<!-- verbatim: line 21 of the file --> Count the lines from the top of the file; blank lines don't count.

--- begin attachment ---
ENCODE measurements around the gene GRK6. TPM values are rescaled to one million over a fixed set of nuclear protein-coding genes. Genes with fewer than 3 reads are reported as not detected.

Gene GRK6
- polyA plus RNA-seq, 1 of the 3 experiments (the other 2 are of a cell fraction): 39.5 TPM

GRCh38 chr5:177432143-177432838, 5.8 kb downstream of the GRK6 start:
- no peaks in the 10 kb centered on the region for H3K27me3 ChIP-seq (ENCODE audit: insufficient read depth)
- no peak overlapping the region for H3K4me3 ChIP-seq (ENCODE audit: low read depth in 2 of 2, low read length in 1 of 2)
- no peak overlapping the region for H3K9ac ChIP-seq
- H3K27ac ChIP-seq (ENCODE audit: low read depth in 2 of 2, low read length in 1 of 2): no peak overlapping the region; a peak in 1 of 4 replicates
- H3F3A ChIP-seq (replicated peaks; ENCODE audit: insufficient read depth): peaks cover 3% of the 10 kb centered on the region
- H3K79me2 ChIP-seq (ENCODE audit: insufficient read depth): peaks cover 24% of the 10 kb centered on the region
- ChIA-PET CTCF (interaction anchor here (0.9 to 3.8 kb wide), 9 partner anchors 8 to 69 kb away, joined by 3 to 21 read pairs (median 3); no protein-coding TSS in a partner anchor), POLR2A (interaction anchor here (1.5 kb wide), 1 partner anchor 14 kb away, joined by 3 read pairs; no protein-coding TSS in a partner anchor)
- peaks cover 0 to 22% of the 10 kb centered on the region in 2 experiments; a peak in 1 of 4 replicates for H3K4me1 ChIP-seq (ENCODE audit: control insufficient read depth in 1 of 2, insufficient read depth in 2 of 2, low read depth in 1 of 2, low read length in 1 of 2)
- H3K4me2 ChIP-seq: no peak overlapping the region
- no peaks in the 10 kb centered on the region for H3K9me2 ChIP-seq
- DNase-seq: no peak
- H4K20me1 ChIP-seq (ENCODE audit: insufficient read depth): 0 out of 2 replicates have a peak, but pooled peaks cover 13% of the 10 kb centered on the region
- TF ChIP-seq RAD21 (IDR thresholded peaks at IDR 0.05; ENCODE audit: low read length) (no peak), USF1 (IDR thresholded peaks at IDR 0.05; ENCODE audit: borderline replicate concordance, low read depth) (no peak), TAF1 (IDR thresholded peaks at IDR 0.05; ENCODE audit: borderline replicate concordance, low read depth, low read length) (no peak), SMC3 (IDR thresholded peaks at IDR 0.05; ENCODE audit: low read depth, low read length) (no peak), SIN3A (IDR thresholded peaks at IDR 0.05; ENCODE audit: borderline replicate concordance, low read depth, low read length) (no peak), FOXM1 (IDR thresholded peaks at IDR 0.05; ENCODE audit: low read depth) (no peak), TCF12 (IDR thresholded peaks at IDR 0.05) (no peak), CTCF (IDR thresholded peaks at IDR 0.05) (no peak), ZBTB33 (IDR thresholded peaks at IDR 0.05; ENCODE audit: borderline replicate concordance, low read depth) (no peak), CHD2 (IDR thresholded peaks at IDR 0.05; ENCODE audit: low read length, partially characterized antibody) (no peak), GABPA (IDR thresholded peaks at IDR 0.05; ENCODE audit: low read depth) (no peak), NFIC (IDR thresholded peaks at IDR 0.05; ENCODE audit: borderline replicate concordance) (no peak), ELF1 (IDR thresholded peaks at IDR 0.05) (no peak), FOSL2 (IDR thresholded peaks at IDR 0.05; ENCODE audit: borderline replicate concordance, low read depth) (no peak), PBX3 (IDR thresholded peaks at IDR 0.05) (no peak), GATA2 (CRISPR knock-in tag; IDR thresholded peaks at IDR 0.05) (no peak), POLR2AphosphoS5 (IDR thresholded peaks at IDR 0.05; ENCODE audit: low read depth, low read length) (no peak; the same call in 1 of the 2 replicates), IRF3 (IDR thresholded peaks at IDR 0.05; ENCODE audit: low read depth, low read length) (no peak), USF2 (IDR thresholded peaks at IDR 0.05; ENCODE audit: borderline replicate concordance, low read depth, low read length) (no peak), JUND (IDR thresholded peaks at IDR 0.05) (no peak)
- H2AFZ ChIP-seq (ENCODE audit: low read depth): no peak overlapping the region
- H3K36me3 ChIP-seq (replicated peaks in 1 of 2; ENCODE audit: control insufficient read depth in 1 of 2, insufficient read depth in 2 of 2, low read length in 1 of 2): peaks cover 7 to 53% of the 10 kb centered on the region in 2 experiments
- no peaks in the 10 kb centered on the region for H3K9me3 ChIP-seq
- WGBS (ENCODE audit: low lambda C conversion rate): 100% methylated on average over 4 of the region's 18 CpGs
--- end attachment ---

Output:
- WGBS (ENCODE audit: low lambda C conversion rate): 100% methylated on average over 4 of the region's 18 CpGs